A Coles supermarket worker has won the first round of a David and Goliath battle which exposes a major union to claims it sold out its own workers.
Duncan Hart, a student who works part time at a Coles supermarket in Brisbane, took action in the Fair Work Commission claiming that the enterprise bargaining agreement between Coles and his union, the Shop Distributive and Allied Employees Association (SDA), left thousands of workers worse off.
In a decision published on Tuesday, the Fair Work Commission granted Mr Hart the right to appeal the approval of the EBA, saying there was an argument to be made the deal failed what is known as the ‘better off overall test’ (BOOT).
For a workplace agreement to be legal, all employees must be made better off when an agreement is compared to the award.
The Coles agreement in question, which was approved by the Fair Work Commission in July, mandates a higher hourly base rate for supermarket workers, but cuts penalty rates for weekends and nights.
Now Coles and the SDA have to deal with the substance of the argument, instead of trying to dismiss our claims.Duncan Hart
Mr Hart argued this left a substantial proportion of Coles’ workforce worse off than if they were paid under the existing award.
In their decision, the commissioners said the agreement should be further tested to ensure it passed the BOOT for all of the 77,507 Coles and Bi-Lo workers covered by the deal.
“We are of the view that confidence in the agreement approval process would be enhanced if all the material intended to be relied upon by Mr Hart is considered,” the commissioners wrote.
“We propose to grant permission to appeal and allow parties to lead such additional evidence as they see fit.”
Mr Hart, 23, said he hoped the decision was the first step towards increasing the wages of low-paid Coles workers.
“It’s absolutely fantastic, it’s exactly what I hoped for,” Mr Hart said.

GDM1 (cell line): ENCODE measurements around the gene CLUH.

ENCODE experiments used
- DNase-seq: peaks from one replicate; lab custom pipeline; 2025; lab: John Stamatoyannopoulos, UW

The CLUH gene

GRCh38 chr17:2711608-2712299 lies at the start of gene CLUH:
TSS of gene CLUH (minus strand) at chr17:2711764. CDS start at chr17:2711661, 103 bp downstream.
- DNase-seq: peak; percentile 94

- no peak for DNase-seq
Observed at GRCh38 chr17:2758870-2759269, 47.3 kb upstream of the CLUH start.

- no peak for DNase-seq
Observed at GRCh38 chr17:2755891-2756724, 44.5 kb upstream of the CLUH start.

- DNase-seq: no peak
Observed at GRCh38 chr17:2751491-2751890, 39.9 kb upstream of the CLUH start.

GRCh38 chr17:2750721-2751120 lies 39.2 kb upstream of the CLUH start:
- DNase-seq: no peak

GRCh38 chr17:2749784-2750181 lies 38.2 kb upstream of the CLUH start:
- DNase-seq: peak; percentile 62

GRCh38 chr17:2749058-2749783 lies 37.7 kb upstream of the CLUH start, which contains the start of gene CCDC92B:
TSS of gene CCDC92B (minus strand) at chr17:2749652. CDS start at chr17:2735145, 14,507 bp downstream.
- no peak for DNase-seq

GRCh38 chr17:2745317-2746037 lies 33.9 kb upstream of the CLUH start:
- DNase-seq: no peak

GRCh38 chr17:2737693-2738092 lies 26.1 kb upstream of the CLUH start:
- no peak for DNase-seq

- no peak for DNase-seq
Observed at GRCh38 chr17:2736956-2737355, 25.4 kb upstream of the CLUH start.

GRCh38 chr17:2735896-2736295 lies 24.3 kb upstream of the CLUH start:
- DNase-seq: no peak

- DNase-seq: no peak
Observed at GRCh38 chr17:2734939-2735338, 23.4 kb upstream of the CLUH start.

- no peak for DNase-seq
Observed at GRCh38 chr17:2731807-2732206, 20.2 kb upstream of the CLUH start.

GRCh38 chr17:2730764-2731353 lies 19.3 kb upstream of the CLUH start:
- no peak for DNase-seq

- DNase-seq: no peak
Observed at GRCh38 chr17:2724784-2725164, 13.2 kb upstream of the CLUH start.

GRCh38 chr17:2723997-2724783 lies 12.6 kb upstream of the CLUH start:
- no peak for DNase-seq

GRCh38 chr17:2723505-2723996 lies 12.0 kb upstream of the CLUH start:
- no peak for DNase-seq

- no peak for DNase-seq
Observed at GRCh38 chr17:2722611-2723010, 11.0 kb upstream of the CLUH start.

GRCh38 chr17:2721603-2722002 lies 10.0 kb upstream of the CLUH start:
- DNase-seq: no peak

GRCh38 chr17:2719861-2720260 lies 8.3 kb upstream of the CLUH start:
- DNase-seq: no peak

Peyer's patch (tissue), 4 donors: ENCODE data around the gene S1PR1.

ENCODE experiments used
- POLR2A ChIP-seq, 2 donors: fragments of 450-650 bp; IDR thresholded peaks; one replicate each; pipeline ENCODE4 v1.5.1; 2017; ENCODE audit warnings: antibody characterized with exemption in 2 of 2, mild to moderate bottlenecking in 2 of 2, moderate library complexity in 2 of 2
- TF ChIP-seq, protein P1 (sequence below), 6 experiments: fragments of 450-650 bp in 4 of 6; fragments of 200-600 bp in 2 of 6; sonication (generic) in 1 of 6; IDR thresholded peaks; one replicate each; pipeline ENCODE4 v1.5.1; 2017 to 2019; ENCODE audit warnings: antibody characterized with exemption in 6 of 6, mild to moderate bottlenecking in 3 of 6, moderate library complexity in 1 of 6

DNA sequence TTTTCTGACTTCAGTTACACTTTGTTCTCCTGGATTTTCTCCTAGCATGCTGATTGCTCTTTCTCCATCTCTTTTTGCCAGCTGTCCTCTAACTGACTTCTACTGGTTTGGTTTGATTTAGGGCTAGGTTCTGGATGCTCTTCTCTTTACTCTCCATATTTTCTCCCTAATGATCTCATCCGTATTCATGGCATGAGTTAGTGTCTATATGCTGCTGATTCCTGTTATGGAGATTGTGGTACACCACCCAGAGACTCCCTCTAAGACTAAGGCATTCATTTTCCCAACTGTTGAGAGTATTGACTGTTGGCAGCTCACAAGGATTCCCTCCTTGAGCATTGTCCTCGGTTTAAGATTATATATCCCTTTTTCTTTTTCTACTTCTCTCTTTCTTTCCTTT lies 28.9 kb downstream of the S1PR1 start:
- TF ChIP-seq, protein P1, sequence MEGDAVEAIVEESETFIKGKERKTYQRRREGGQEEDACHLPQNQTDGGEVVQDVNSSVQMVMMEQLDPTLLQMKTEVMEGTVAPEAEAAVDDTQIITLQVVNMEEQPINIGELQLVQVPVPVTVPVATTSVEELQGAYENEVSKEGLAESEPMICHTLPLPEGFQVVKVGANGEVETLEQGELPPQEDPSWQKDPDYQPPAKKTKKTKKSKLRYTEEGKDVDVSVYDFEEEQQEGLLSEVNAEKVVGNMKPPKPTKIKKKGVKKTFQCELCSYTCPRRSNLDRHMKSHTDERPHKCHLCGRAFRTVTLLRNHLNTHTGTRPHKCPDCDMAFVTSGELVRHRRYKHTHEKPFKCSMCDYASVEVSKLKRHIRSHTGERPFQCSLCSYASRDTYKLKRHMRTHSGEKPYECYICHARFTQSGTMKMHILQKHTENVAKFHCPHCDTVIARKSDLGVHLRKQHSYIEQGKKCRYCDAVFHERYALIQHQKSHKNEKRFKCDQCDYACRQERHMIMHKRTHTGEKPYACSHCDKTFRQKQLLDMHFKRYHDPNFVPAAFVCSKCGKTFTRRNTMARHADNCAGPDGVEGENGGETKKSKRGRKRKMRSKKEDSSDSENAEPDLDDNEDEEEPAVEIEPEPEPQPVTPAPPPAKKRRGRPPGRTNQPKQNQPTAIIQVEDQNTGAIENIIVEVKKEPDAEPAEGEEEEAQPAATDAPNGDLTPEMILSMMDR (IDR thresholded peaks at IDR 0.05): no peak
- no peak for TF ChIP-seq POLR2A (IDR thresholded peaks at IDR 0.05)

“It’s good that this gives us the avenue to get justice. Now Coles and the SDA have to deal with the substance of the argument, instead of trying to dismiss our claims without considering the figures we’ve put forward.”
Mr Hart’s appeal was based largely on research by Joshua Cullinan, who is an official in the National Tertiary Education Union but undertook the analysis in a personal capacity.
Using a small sample of rosters provided to him by Coles, Mr Cullinan calculated two-thirds of permanent employees at two Coles stores in Victoria would be financially worse off by an annual total of $55,000. He then extrapolated this across 770 Coles stores Australia-wide.
The Commission will now put Mr Cullinan’s calculations to the test at an additional hearing before deciding on whether or not to accept Mr Hart’s appeal.
At a hearing before the commission earlier this month, Coles argued that the commission should reject Mr Hart’s appeal because Mr Cullinan was the real appellant and was not made worse off by the workplace agreement.
However, the commissioners rejected this argument and ruled that Mr Hart had a right to appeal.
A spokesperson for Coles said it was proud of the agreement which it said increased the base rate for its employees by an average of 3 per cent a year.
“That’s well ahead of inflation and a very positive outcome for our team who overwhelmingly endorsed the agreement,” the spokesperson said.
“We believe it is a good agreement for our team, and we will be making that case very strongly to the Commission.”
The SDA has been contacted for comment.